“The ICCC understands that the proposed PMV service will service a different market to that serviced by the current PMV operators given the proposed service would operate on new routes; with potential for there to be minimal overlap between the routes. ICCC has not received any
indication from other centers, apart from NCD, concerning the provision of the proposed premium services for special routes.”
 
ICCC currently sets PMV and Taxi fares in accordance with its Final Determinations set out in the “2014 Final Report for PMV and Taxi Fare Review” for routes which have been approved and gazetted by the then NLTB. Demand for transport services in most provinces throughout PNG is higher than supply, therefore, ICCC will continue to play an important role in the industry to ensure consumers are protected by regulating the price of PMV and Taxi services. However, it is important that all regulatory bodies of the transport industry continue to work together to ensure approved fares and other regulations such as the PMV and Tax licensing conditions set by the RTA and public health policies enforceable by NCDC (and others) as the delegated municipal authority are strictly enforced at all times.
 
Unfortunately, there are no quick fix solutions to the issues of overcharging in the absence of other alternate affordable and reliable public transportation service where consumers can exercise their right to choose.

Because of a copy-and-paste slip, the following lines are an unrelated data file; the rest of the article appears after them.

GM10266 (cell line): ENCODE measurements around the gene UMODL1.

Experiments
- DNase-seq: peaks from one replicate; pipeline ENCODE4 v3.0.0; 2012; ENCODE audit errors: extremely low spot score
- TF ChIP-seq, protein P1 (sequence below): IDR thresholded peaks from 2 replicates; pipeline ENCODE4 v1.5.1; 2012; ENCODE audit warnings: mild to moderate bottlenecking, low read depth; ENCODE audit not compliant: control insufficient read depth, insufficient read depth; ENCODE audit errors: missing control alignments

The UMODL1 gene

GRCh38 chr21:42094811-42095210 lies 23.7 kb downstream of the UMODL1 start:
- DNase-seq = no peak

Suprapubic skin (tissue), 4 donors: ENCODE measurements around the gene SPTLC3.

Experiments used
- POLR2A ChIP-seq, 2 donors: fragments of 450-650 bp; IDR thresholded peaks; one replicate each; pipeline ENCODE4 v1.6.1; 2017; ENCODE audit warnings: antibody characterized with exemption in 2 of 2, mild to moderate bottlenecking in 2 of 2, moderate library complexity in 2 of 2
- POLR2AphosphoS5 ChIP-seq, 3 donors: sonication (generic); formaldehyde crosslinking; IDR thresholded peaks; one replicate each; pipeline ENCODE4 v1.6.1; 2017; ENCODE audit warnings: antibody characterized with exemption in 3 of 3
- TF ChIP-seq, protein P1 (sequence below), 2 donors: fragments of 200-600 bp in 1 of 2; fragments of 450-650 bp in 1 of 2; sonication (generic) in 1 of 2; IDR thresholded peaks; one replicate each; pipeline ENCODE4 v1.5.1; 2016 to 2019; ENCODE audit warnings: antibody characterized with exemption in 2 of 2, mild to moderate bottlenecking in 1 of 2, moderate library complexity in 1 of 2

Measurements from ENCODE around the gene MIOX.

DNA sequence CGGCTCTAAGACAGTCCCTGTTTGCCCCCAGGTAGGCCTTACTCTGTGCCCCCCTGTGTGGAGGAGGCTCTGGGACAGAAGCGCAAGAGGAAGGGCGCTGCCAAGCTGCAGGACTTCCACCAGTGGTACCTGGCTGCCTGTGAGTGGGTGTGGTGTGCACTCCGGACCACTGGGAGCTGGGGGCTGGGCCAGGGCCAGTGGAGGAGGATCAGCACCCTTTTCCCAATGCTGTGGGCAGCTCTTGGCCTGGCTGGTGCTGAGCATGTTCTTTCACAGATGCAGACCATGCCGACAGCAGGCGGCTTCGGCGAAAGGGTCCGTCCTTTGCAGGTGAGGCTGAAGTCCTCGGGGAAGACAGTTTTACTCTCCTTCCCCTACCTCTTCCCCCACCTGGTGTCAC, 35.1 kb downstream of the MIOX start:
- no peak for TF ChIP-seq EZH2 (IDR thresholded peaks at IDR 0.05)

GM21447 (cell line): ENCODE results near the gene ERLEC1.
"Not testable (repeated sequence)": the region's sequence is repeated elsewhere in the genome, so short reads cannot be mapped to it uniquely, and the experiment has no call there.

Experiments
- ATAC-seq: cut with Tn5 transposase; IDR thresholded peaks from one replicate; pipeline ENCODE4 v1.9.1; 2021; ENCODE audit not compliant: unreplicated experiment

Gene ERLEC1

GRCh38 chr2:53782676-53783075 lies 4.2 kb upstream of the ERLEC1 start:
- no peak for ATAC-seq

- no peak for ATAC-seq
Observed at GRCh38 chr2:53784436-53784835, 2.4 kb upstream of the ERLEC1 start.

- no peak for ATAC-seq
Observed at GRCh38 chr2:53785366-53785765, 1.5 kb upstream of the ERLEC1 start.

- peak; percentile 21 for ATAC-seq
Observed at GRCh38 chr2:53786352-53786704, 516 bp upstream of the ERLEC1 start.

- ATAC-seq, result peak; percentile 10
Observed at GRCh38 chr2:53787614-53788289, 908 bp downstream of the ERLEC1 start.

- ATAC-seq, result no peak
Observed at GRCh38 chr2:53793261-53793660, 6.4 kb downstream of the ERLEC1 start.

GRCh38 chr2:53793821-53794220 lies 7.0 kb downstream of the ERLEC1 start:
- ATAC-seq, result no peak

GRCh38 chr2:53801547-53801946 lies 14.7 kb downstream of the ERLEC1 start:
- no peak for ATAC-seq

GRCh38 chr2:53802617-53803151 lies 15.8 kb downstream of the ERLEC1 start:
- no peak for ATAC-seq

Mr. Ain said if there was, this would allow the transport market to correct itself to some extent in so far as influencing operator behaviour and quality of service. 

“There are good laws governing the transport sector but unfortunately some operators continue to disregard these laws. Enforcement and prosecution by relevant agencies like the ICCC serves only a small part in resolving the issue unless PMV operators voluntarily change their behaviour.”

“The ICCC will continue to perform its role. Other relevant agencies also have a role to play to inform and educate the public, including the media.”

ICCC Response to Media Inquiries About EFTPOS Machine Charges

The Independent Consumer and Competition Commission (ICCC) has responded to recent media reports of 3rd November 2017 about merchants overcharging customers for the use of EFPOS machines.

ICCC Commissioner and CEO Paulus Ain said that Complaints against Electronic Funds Transfer at Point of Sale (EFTPOS) charges by merchants/traders are an on-going issue around the country.